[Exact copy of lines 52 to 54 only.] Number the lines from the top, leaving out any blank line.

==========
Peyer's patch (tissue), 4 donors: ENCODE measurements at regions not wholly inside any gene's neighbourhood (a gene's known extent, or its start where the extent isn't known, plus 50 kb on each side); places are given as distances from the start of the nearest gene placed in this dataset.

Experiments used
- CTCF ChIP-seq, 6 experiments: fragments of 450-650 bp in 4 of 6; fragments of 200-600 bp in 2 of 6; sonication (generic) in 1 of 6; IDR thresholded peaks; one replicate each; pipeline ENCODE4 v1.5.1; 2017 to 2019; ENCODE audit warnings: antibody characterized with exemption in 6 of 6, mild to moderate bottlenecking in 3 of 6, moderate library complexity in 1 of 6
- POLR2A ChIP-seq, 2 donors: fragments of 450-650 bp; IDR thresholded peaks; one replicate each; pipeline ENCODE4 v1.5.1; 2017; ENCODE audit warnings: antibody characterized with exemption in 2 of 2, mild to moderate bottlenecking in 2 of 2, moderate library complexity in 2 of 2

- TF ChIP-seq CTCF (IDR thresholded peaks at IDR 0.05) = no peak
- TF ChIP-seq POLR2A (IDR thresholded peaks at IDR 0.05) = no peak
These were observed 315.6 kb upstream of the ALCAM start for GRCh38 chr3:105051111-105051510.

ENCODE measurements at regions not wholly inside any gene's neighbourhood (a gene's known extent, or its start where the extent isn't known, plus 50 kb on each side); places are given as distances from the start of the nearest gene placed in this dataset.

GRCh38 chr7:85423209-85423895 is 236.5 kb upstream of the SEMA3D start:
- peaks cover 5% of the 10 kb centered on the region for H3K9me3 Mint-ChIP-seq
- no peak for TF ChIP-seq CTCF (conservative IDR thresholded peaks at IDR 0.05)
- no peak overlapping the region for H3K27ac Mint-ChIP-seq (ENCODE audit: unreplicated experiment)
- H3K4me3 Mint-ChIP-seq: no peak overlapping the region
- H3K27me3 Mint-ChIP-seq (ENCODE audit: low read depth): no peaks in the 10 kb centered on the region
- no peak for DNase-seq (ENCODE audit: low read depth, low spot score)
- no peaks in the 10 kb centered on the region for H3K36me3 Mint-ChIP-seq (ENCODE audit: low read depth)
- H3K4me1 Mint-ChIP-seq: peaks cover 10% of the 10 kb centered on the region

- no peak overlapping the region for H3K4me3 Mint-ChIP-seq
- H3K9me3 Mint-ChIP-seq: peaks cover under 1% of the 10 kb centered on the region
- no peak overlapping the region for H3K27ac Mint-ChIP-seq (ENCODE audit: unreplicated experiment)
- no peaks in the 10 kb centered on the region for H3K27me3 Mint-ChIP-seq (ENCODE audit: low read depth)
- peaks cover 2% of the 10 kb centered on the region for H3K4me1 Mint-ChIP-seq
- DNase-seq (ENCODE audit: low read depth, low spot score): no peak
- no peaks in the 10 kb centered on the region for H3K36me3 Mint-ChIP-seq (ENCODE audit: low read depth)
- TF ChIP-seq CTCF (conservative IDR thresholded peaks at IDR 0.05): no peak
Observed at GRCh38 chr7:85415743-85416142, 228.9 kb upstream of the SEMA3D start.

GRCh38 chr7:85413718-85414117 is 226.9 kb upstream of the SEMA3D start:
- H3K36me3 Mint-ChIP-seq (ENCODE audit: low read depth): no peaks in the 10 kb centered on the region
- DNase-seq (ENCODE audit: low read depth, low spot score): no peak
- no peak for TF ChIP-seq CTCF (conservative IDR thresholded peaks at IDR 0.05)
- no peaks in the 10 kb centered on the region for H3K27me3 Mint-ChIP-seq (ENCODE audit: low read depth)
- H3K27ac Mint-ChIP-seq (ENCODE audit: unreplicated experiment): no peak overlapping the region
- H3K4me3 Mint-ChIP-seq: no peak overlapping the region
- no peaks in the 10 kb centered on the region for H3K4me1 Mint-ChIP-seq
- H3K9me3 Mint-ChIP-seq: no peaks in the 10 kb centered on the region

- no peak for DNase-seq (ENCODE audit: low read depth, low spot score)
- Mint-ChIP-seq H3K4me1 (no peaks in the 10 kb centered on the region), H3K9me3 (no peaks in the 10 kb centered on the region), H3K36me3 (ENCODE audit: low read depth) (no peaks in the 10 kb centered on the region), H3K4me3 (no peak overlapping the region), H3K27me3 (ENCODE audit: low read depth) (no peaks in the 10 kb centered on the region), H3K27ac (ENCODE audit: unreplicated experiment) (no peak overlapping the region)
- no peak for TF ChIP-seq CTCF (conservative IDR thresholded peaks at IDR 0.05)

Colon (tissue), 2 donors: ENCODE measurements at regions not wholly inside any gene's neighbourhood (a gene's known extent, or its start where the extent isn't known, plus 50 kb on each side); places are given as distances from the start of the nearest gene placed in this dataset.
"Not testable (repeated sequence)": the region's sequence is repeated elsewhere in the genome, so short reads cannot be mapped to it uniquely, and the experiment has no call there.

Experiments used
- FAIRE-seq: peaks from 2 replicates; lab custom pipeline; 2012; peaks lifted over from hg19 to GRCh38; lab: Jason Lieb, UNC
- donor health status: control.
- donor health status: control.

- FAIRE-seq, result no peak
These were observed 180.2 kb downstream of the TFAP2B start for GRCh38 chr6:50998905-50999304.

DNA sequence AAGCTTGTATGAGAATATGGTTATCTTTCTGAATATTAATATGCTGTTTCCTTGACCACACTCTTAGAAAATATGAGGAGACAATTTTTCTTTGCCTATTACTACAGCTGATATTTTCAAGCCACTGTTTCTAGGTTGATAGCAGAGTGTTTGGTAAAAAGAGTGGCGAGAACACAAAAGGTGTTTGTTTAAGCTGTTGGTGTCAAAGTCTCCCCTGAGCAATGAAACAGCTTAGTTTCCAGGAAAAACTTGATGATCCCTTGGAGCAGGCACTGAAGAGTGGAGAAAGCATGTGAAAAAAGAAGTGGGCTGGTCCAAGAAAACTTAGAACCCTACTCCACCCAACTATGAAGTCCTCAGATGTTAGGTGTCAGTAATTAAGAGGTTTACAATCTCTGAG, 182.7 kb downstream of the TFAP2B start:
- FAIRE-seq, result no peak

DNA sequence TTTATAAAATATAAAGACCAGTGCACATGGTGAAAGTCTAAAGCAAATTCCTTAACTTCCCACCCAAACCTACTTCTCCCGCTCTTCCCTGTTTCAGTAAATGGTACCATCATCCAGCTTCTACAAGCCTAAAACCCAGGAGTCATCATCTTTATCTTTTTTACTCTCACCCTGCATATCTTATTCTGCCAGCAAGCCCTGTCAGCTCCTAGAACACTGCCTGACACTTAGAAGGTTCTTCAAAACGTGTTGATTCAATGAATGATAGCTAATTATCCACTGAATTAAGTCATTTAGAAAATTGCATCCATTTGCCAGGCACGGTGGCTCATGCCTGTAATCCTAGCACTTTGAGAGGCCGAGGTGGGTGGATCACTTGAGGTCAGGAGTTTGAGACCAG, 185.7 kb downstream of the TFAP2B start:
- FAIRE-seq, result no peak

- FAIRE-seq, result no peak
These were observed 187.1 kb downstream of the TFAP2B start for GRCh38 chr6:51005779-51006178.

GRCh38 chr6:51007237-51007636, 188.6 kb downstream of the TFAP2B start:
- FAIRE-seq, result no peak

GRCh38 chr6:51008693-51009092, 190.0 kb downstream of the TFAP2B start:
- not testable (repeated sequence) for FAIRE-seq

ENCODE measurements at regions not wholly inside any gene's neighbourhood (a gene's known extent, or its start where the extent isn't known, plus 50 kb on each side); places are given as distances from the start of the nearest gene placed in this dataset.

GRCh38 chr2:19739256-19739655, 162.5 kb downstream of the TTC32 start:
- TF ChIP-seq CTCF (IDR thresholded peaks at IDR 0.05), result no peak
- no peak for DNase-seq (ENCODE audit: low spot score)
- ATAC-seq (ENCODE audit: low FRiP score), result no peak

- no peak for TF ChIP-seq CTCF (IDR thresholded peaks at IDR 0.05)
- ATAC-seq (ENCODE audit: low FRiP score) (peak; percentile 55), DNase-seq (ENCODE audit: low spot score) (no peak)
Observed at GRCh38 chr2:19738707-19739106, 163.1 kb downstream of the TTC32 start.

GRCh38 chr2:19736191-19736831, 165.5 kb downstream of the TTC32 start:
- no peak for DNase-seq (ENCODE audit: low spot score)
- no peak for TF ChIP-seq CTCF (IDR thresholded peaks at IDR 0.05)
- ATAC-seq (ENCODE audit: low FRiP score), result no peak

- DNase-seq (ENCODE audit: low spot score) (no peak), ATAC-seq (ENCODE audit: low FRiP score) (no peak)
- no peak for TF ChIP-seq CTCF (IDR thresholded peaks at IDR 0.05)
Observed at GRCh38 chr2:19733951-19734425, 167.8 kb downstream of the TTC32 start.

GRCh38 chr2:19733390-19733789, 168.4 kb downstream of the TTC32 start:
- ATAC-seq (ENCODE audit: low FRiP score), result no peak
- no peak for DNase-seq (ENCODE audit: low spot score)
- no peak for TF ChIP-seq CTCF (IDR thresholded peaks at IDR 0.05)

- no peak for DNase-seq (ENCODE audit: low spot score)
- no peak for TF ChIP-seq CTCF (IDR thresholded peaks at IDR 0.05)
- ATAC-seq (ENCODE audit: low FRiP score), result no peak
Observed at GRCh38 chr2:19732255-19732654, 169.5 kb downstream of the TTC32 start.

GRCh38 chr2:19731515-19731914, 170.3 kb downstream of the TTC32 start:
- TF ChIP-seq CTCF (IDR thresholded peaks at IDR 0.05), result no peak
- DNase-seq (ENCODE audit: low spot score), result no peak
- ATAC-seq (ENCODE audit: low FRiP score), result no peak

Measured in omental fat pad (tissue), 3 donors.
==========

These were observed 187.1 kb downstream of the TFAP2B start for GRCh38 chr6:51005779-51006178.

GRCh38 chr6:51007237-51007636, 188.6 kb downstream of the TFAP2B start:
- FAIRE-seq, result no peak